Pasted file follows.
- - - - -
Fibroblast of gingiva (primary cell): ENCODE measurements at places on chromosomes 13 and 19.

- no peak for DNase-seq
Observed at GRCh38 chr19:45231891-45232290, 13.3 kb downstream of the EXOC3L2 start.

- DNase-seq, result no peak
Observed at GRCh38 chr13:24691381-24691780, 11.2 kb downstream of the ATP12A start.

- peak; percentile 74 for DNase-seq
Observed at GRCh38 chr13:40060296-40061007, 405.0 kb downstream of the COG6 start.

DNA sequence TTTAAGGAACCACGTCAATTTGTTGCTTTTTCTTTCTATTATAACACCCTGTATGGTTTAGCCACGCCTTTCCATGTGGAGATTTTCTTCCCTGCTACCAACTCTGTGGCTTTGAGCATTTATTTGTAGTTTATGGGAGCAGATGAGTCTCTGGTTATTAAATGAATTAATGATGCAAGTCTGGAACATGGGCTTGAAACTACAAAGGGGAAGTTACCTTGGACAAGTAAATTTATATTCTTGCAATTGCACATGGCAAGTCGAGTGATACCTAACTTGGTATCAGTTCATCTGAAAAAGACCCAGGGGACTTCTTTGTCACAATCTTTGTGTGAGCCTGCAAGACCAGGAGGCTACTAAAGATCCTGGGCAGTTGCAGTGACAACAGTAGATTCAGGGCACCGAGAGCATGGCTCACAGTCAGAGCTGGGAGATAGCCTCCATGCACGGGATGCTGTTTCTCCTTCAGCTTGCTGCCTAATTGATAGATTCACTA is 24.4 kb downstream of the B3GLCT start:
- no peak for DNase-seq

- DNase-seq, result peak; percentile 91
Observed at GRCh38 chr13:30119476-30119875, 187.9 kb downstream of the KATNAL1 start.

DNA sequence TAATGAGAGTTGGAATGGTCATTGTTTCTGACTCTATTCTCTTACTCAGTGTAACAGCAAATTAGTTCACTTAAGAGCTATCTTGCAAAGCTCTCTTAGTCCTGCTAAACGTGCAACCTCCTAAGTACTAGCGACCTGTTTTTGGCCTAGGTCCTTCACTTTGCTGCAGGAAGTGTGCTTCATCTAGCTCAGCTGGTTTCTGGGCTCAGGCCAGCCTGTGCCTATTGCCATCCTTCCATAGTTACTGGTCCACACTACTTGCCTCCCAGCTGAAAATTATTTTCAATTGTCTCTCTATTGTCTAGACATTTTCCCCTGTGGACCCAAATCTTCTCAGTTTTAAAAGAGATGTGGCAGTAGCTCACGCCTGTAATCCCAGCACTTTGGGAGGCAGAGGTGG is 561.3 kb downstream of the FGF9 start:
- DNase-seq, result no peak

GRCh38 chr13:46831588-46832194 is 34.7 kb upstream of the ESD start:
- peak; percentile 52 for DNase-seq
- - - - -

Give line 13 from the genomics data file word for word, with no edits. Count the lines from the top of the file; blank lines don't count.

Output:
- DNase-seq, result no peak